Parasites found in cat shit help turn humans into fearless entrepreneurs
When Sana Hamelin opened up a combination cat cafe and rescue in 2014, little did she know she could have done so involuntarily, her mind usurped by microorganisms years prior to now coercing her better judgement to take risks she normally wouldn’t have.
It’s name Toxoplasma gondii, a tricky little bastard that lives inside of cat shit that turns humans who come in contact with it into entrepreneurs
Yeah way. The concept is part of a new discovery, one made by researchers from the University of Colorado that links entrepreneurial behavior to kitty dump. More specifically, the data links this productive trait to parasites that infect humans who empty litter boxes and/or otherwise interact with their feline friend’s nuggets.
"As humans, we like to think that we are in control of our actions," says Pieter Johnson in a University of Colorado press release. He’s the co-lead author of the study and a professor in CU Boulder's Department of Ecology and Evolutionary Biology. "But emerging research shows that the microorganisms we encounter in our daily lives have the potential to influence their hosts in significant ways."
The study — which the researchers published in the "Proceedings for the Royal Society B" — describes how humans infected with Toxoplasma gondii had noticeably higher interest in business related activities and a higher likelihood of getting involved with entrepreneurial behavior.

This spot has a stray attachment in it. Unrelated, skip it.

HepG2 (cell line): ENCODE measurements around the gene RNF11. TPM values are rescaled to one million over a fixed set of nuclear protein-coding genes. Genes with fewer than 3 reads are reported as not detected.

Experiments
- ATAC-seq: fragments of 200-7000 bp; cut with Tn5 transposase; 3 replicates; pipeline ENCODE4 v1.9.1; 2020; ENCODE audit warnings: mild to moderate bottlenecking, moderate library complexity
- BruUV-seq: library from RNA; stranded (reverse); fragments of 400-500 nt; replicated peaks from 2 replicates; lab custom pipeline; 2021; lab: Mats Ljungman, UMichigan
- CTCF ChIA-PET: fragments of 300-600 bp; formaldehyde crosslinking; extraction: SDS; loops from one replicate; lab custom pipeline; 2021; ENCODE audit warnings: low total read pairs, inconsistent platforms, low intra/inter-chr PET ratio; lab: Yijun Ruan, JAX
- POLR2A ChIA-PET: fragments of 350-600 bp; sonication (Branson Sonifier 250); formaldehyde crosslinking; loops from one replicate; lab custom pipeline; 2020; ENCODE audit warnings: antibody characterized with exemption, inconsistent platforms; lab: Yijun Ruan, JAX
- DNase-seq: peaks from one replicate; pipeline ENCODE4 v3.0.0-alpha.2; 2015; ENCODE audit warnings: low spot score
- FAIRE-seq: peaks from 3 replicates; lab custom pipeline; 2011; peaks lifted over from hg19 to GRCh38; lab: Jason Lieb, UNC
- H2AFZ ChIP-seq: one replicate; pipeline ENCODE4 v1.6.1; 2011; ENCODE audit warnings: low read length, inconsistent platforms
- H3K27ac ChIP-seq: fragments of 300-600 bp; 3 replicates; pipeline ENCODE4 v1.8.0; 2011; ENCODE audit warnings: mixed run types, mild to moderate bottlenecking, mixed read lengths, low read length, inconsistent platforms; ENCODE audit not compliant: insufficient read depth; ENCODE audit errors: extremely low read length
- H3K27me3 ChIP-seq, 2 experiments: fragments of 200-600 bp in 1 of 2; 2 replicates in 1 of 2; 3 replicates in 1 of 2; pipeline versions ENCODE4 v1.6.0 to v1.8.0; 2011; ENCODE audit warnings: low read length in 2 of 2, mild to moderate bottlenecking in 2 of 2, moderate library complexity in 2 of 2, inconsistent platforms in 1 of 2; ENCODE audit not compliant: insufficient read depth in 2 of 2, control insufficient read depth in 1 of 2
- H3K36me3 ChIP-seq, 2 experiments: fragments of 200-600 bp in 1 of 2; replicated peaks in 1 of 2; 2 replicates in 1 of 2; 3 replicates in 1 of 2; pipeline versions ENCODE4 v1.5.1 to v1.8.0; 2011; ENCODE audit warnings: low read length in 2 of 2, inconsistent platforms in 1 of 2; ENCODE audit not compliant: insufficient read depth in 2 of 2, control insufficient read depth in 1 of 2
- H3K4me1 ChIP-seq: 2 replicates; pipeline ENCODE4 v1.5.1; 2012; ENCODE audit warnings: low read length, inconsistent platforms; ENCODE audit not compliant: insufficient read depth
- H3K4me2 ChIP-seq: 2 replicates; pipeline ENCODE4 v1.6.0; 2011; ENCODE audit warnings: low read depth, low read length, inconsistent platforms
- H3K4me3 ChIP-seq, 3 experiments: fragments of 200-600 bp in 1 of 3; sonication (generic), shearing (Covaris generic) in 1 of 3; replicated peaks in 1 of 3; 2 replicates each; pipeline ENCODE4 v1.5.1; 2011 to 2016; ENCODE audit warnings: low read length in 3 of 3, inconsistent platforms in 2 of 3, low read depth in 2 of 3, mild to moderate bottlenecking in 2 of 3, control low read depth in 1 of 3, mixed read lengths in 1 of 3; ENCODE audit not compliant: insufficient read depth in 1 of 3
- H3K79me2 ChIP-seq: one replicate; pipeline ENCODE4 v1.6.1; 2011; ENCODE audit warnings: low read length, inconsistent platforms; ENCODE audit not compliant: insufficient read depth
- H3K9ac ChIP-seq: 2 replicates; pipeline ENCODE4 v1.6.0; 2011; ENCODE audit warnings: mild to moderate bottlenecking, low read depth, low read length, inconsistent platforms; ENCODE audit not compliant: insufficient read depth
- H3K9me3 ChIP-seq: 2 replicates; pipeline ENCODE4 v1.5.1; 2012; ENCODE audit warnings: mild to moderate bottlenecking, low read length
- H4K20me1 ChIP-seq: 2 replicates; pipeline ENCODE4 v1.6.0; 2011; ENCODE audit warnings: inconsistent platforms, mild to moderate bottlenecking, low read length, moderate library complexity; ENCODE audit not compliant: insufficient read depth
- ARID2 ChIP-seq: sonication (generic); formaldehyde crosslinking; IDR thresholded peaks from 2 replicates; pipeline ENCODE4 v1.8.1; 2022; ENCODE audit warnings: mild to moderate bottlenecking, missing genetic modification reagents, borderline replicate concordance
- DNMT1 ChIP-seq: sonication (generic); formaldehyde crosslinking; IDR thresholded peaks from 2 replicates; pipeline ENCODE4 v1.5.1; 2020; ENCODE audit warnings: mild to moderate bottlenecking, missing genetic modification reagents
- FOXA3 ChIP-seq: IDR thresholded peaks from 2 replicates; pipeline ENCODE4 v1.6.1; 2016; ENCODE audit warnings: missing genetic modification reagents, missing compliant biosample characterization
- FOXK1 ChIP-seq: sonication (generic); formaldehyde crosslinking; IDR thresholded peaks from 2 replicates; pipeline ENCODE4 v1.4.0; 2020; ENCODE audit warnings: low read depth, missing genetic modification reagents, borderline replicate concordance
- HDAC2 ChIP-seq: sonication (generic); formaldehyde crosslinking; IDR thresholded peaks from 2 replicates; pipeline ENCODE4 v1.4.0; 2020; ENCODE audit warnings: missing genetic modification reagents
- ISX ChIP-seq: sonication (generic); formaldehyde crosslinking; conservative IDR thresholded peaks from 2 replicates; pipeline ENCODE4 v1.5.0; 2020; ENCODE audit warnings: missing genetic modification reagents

To be exact, out of a sample size of 1,495 undergraduate students, they found that infected individuals were 1.4 times more likely to major in business, 1.7 times more likely to have an emphasis on “management and entrepreneurship” and (among professionals also interviewed for the study) 1.8 times more likely to start their own business than non-infected individuals.
Now, before faceplanting into the nearest litterbox, let’s just make something clear: these findings did not correlate T. gondii to business success, only to business interest — and interestingly, a lesser fear of failure.
“We don't know if the businesses started by T.gondii-positive individuals are more likely to succeed or fail in the long run," clarifies Stefanie K. Johnson, an associate professor at CU's Leeds School of Business and the lead author of the study. "New ventures have high failure rates, so a fear of failure is quite rational. T.gondii might just reduce that rational fear."
That seems legit. But why, in the name of all that is good and natural in this world, would a parasite from cat crap want to reduce an animal’s fear instinct?
For the same reason any living creature does anything on this planet: to reproduce. The parasite infects its hosts selectively, in hopes they will be killed and eaten by a feline, within which it can propagate.
It’s a disturbing concept, when you think about it: that a trait as valuable as entrepreneurship might be cultivated by unknown stowaways that have infected your body. And T. gondii isn’t the only microorganism known to do this.
Take for instance Ophiocordyceps unilateralis (the “zombie fungus”) that infects ants with spores, hijacks their brains and causes them to frantically climb upwards into trees where mushrooms explode out of their heads — killing them and re-releasing spores to shower down upon other ants below.
These things exist. And, apparently, they already exist within us affecting actions, moods and daily habits. Humans are the carriers of trillions of microorganisms, after all, ourselves a microcosm of life. How many of them are affecting our character?
Enough to make entrepreneurs out of a few of us, at the very least.
"I've always been a risk taker," admits Hamelin, the owner of the Denver Cat Company. Adding, "I don't know if I am a carrier or not, though. I have never been tested, so it's hard to say. But if cats somehow helped me start my business, I'm all for it — I love them for it."